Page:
The breakfast room is filled with the happy smell. Bacon. Alexei and I whoop, while Andrew tips 20 sugars into his coffee. But no milk. He’s a bit weird. There are scrambled, eggs, too.
Jim picks us up and takes us to the airport. It’s pretty early, but it leaves plenty of time. Which is how I like it. Especially as I’ve a bag to check in. On account of the two bottles of bourbon, plus the beer, Jim gave me.
Andrew is dead interested in the security procedure. It’s a professional interest, as he does the same job at Schiphol.
Unusually for me, I don‘t drop by a bar before boarding. What am I becoming? Everything I hate. Though it is quite early.
“Don’t worry kids, I am for your real father and not an alien replacement. It’s just a bit early. And I’m still full from breakfast.” I hope that covers my shame.
As I have Sky Priority status and this is a Delta flight, we’re in boarding group 1. I really need to maintain my silver Flying Blue status. It makes life so much simpler.
The flight is quite long. Andrew and I read, while Alexei fiddles with his phone. Private Eye keeps me sufficiently entertained. I’ve almost managed to work off the five-issue backlog.
Rooftops are scraped on the way down
We stand at the carousel waiting for my bag. It never arrives. After 30 minutes of watching the same abandoned, battered bags rotate, we trundle along to the baggage counter. They can see that my bag was on the plane, but have no idea where it’s gone. Wonderful. After an hour or so of messing about, they take my details and we head to the taxi rank.
Our driver is a chatty Ukrainian. Taxi drivers are never American in the US. I tell a lie. I had an American driver in Asheville once. That’s the only one I can remember. Other than the Vietnam vet who operated an illegal taxi at the Staten Island ferry terminal. An interesting, if rather damaged, character.
The ride to our hotel isn’t long. San Diego airport is right next to the city centre. Scarily close if you’re at that end of town, as the planes fly in at roof-top height. We’re pretty close to Schiphol and I thought the planes were low here. In San Diego you could literally throw a stone at them.
After quickly checking in, I say “Time for some beer and food, kids.”
“Not for me, dad. Remember I can’t drink alcohol here.”
“How could I have forgotten? You can have some food and watch me and Andrew drink beer.”
“Great. That sounds like fun. Not.”
We’re staying in Little Italy. “There are more Italian flags here than in Mussolini’s Rome.” Alexei claims. That’s a bit of an exaggeration, but not much. There are an awful lot.
Ballast Point is just around the corner. Seems like a good place to go. I’ve been before. Last time they had Dark Mild. Doubt I’ll be that lucky again.
On the way, we pass another brewery, Bolt. “That wasn’t there last time.” I say. A little further there’s a Mikkeller bar. “That wasn‘t there, either.” Amazingly, the city has got even beerier. Which is quite an achievement.
Alexei stumbles over a pair of what look like kids’ scooters. “Kanker, fucking shit.”
“Are you going to pick them up, Lexie?”
“No. Kanker, fucking bullshit, leaving them in the way. Mongolen.”
Andrew rights them.
“What are they?” I ask.
“Something like a strooifiets, by the look of it.”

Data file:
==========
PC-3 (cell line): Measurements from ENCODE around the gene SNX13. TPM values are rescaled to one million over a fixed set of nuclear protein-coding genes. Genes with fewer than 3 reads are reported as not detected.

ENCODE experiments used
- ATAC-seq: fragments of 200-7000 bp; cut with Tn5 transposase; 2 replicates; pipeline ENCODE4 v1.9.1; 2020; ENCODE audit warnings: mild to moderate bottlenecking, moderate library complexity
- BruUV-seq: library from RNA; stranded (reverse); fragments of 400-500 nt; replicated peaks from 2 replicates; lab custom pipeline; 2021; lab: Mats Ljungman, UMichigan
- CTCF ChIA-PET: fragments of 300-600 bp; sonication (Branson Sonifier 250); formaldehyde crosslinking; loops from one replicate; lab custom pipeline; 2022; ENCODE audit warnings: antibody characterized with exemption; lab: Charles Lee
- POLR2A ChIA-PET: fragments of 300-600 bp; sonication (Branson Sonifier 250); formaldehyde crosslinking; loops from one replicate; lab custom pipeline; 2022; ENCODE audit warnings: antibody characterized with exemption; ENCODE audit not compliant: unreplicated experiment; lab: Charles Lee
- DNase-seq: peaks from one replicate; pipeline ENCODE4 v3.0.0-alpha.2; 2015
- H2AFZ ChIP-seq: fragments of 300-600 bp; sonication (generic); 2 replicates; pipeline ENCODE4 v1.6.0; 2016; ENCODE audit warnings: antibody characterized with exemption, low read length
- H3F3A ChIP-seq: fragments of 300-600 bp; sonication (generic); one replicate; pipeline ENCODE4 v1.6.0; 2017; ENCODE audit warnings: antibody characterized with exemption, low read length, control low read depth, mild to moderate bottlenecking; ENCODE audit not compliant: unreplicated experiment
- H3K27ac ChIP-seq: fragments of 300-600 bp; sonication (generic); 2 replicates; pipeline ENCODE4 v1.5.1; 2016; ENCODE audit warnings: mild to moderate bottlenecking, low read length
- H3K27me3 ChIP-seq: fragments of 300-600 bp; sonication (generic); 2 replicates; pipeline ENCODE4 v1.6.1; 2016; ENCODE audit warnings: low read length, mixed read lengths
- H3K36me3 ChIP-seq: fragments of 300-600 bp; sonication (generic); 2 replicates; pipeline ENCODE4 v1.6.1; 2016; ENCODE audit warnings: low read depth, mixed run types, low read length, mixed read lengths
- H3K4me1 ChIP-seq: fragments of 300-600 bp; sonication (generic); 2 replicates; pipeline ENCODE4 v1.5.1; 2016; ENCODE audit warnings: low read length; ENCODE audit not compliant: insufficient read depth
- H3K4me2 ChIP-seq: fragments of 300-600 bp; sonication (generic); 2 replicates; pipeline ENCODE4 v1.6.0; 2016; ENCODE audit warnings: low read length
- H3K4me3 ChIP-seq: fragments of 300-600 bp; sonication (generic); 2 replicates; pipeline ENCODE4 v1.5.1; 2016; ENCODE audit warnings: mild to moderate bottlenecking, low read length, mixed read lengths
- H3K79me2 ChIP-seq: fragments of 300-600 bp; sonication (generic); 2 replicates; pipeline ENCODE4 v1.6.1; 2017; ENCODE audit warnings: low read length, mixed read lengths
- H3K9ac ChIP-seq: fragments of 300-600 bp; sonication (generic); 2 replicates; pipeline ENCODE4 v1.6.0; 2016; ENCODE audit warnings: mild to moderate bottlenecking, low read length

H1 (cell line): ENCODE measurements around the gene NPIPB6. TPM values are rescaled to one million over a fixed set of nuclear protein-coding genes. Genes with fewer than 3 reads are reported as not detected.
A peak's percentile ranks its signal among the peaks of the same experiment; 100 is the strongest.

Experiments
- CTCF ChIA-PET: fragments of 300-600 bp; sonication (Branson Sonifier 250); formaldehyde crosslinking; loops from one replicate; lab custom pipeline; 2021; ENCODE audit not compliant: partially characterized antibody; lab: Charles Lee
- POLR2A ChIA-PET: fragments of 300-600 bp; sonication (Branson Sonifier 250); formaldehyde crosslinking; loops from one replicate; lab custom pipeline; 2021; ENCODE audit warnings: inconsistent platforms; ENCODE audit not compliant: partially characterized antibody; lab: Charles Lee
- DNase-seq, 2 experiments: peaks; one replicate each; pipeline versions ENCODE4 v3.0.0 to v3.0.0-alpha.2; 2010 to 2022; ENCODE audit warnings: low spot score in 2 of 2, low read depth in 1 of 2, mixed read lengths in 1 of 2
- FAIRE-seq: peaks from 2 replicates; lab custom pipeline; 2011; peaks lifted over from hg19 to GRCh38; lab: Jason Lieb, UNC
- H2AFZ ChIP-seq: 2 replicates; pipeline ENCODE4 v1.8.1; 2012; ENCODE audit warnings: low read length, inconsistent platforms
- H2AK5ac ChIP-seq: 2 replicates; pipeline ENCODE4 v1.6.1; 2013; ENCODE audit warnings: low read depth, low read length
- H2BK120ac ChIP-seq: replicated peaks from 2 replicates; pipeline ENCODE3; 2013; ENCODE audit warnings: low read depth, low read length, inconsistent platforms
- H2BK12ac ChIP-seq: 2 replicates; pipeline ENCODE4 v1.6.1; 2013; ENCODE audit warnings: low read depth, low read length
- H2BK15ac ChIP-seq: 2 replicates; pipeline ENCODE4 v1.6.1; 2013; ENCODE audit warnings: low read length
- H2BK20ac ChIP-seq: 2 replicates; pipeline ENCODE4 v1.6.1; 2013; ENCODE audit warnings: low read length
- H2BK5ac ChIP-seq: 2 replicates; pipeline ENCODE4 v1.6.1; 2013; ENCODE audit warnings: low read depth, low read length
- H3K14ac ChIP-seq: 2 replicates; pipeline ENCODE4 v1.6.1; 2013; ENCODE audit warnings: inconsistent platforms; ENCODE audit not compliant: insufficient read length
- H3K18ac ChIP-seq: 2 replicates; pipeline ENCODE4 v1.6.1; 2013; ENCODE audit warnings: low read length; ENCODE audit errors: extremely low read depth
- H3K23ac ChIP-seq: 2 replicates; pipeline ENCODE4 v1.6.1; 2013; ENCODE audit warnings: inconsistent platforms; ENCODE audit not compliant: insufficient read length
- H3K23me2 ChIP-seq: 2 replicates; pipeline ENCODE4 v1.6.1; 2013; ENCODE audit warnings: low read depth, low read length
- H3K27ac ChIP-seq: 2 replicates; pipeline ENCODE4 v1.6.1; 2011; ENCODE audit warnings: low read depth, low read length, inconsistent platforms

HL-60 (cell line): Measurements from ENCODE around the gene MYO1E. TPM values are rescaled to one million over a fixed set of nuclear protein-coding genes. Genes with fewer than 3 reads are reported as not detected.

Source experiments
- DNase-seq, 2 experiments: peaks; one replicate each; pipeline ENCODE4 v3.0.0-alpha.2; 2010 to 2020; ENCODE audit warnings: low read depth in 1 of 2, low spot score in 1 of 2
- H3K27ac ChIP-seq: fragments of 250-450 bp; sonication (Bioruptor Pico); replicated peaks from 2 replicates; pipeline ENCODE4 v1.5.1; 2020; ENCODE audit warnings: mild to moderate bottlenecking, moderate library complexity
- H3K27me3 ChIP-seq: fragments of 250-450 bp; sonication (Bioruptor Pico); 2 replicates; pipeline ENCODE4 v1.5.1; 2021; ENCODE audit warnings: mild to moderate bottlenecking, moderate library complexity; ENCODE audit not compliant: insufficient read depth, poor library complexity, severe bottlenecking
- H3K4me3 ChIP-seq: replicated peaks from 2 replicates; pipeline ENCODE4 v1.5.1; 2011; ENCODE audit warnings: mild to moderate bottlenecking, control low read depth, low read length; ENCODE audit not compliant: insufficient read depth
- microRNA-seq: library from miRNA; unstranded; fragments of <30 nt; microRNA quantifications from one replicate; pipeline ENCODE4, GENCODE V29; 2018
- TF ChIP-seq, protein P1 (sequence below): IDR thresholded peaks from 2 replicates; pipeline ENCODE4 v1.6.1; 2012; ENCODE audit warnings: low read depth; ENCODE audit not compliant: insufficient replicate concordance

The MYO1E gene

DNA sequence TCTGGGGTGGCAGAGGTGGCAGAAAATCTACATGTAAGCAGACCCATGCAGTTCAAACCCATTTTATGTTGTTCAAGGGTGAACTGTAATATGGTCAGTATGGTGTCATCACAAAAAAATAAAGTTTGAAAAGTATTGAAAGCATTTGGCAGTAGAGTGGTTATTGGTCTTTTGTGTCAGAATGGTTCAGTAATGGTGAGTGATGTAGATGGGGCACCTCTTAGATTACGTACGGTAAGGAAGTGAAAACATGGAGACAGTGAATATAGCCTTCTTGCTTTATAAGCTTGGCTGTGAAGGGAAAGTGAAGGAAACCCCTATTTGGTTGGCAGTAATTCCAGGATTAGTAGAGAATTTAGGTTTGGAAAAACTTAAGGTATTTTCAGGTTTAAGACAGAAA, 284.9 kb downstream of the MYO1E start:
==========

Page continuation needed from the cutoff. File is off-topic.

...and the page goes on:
Ballast Point is pretty full, but we manage to find seats at the window.
Alexei is hot and irritable. He finds Ballast Point too crowded and too noisy. “I’m going back to the hotel. Fuck this kanker pub.” Alexei is capable of some interesting multilingual swearing. Not just in Dutch and English, but also Arabic and Turkish. He’s very street.
It is pretty full. You have to queue at the bar. But after the first round we manage to hook up with one of the few waitresses darting about and order through her. It saves a load of time and messing about.
We enter my room offering the leftovers in front of us. “Look, Lexxie. We’ve brought food.” I say nervously. No answer. Because he’s asleep.
The rest has improved his mood. He tucks enthusiastically into our leftovers. Washed down with beer we bought on the way back in a 7/11.
Reception calls: my bag has been delivered. Yippee! I go down to pick it up.
“I wonder where it was?”
“It probably fell off the belt.” Andrew suggests.
I begin to believe he’s right when I unzip the bag. What’s that smell? Oh no. It’s bourbon. These shirts seem rather wet. And bourbon-scented. Fuck. One of the bottles has leaked.
One bottle is full, the other completely empty. The stopper on the empty one is loose. I’m sure I screwed it properly shut. How on earth could it have opened? This is the second time I’ve had drenched clothes without a bottle breakage.
Luckily, the two uppermost shirts seem to have soaked up all the bourbon. The clothes underneath are still dry. That was good fortune, I suppose. But my clothing planning is buggered. I only packed one spare shirt. I’m now one short.
“It’s your bottle that’s empty. Luckily, I’m a good dad and won’t charge you for the damage to my clothes.”
“Right, dad. As if we have any money, anyway.”
I haven’t thought this fully through.
“I get first dibs on the remaining bourbon, though.”
“Bugger off, dad.” The kids are getting quite uppity. “You’re always nicking our gin.”
We chill in my room for the rest of the evening. Literally. I don’t seem to be able to get the airco on any setting other than arctic. Thankfully, one bottle of bourbon is intact. We lay into it enthusiastically. And the beers, too. Andrew seems to getting a thing about Pabst Blue Ribbon.
Sleep stuns me with its icy fingers, sucking out my sentience.
Ballast Point Brewing Little Italy
2215 India St,
Tel: +1 619-255-7213
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